Energy Minister Tina Joemat-Pettersson has announced plans to accelerate and expand the Renewable Energy Independent Power Producer Procurement Programme (REIPPPP), reporting that she will be seeking the concurrence of the National Energy Regulator of South Africa (Nersa) for an additional 6 300 MW of renewable energy.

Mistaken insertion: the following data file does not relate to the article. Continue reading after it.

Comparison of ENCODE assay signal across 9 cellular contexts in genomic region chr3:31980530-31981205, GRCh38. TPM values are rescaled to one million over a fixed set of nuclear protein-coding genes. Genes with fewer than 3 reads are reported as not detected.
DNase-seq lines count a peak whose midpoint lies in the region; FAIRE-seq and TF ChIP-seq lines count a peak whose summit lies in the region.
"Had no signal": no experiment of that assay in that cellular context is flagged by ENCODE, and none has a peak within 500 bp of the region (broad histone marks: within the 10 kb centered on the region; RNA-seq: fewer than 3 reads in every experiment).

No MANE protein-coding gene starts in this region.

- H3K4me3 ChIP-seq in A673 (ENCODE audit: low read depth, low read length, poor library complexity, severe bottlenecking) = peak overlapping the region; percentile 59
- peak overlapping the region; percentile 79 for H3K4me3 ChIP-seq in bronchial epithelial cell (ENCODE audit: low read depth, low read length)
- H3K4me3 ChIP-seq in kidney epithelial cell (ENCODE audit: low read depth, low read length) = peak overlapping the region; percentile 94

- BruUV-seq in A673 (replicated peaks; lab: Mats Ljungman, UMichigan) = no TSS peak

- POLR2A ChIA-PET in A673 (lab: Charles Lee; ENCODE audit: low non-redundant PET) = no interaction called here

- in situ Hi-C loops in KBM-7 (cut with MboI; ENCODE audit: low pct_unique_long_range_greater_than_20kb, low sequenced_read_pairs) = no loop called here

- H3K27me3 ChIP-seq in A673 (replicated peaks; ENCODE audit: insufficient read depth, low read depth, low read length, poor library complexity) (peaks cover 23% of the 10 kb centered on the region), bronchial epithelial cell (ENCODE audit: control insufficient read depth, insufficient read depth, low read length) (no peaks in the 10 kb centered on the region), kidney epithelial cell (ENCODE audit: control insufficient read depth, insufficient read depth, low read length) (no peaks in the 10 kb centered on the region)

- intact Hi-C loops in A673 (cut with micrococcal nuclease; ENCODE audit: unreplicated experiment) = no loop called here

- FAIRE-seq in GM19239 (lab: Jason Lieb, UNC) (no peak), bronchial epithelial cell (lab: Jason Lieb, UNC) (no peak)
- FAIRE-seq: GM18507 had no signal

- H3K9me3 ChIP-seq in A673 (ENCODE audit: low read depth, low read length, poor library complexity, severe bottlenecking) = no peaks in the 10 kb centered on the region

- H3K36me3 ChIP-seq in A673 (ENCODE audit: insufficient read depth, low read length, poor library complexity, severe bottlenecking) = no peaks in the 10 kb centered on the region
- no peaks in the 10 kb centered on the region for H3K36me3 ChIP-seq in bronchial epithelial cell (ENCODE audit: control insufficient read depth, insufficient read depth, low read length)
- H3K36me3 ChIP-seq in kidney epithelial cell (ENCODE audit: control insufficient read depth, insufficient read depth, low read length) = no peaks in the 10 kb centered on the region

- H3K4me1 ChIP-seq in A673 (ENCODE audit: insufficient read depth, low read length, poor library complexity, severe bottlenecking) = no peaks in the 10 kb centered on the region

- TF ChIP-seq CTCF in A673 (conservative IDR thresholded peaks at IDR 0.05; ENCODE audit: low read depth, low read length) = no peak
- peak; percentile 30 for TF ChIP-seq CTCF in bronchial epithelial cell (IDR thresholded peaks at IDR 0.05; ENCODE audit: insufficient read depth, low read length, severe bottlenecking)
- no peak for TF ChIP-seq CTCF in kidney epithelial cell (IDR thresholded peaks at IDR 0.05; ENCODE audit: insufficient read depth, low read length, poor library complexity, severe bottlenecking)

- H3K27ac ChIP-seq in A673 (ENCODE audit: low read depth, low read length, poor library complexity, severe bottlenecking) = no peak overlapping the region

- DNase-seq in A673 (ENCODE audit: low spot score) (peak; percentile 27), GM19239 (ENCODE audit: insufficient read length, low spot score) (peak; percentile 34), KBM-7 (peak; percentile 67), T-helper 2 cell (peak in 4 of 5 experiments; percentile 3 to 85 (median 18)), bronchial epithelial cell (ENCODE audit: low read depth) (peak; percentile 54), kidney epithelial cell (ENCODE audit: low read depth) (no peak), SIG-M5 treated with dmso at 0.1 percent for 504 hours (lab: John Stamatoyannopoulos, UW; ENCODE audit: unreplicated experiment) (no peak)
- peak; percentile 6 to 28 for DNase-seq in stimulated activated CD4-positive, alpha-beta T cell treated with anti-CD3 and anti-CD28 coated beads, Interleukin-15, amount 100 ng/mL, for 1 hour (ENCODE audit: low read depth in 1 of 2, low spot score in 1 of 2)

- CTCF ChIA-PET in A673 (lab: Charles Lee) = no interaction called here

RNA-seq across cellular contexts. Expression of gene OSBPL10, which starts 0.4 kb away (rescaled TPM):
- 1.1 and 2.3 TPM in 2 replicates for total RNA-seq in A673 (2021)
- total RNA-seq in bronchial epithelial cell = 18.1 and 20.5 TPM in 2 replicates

To date, South Africa has procured or is procuring, following four competitive bidding rounds, 5 243 MW from 79 mostly solar and wind projects, which represent a collective private investment into the country’s electricity sector of R168-billion. MORE INSIGHT More than 70 bids received for fourth renewables bid window Energy Minister to open African Energy Indaba These procurements have been pursued in line with the Integrated Resource Plan (IRP) and have been facilitated by Ministerial determinations for around 7 000 MW. Joemat-Pettersson indicated on Thursday that, owing to the competitive nature of the 77 bids received during the fourth REIPPPP bid window she would consider naming additional preferred bidders over and above the 13 selected on April 11. The 13 projects already identified were expected to reach financial close during the fourth quarter and should be operational by November 2016. The Minister had requested the IPP Office to deliver a “firm report” on an additional allocation of megawatts from round four by month end, so that an announcement could be made by the end of May 2015. In addition, a ‘Request for Further Proposals’ would be released by early June for a further 1 800 MW to be procured under an accelerated programme, with bidding open to unsuccessful bidders from all previous bid windows. However, the Department of Energy’s Ompi Aphane stresses that bidding will also be open to those that had not previously made a submission under the REIPPPP. Once those two mop-up processes were completed, the tender documentation would be redesigned ahead of a fifth bid submission phase, with the reworked request for proposals (RFP) documents expected to be ready for release in the second quarter of 2016. Key aspects of the RFP that will be redesigned included the definition of local community, the mechanisms to ensure early, efficient and equitable benefits to the communities and the local content or industrialisation regime. The new RFP would also take South Africa’s distribution and transmission system constraints into account – these constraints had been held up as being largely responsible for recent delays to the conclusion of bid windows three and four. In fact, Aphane confirmed that, had the process not been tightened in recent rounds, Eskom would have run a real risk of having to contract with plants whose power could not have been evacuated. He also revealed that there had been at least one case during the REIPPPP where this risk had actually become a reality. Joemat-Pettersson said the additional 6 300 MW determination was in line with the IRP 2010-2030 and that the allocation would “maintain the momentum of the programme, especially for future bid-submission phases”. The Minister also said that the ‘Small Projects Programme’, which would seek to procure 50 MW from facilities ranging between 1 MW and 5 MW in size, was also under way, with 29 bids having been received totalling 139 MW. The evaluation of bids would be finalised during April. FAR-REACHING DEVELOPMENT The South African Wind Energy Association (Sawea) described Joemat-Pettersson’s announcement as “far-reaching”, while the South African Photovoltaic Industry Association (Sapvia) said the announcement would “help regain the momentum” of the REIPPPP. Sawea CEO Johan van den Berg arguing that the new allocation could mean that an additional 2 500 to 3 000 MW of wind power would be procured over the coming four years. “This, once Gazetted, should give comfort to international investors to invest in local factories that can push the local content of wind farms to about 54%, with the upper 60’s in reach. Moreover, the money being put into local community development around wind farms will rise from the present R5-billion over the next 20 years, to at least R10-billion and perhaps much more.” Van den Berg also added that prices for wind power in round four were understood to have fallen to an average of 62c/kWh, which is a market improvement on the prices of over R1/MW achieved during the first bid window. “Renewable energy is coming just at the right time. There is a lot of it ready to be built immediately. Government is recognising this and has now communicated a vision that, given the volatility in our sector, is remarkable for its courage and perspicacity," Van den Berg concluded. Sapvia added that, the proven ability to deliver projects on time and on budget provided the basis for its belief that the solar photovoltaic (PV) sector, in conjunction with other renewables technology, stood ready to bring additional generation capacity as part of the government’s five-point plan to address the current electricity shortages. “Solar PV alone can provide additional capacity of at least 2 000 MW a year over the next five years,” the association said in a statement. It also welcomed the proposed Ministerial determination to raise the renewables allocation to 6 300 MW, as well as awarding at least 1 000 MW of additional capacity from bid-window four. Sapvia also backed the announcement that 1 800 MW would be allocated for the procurement of projects from various renewable-energy sources that participated in bid windows one to four.
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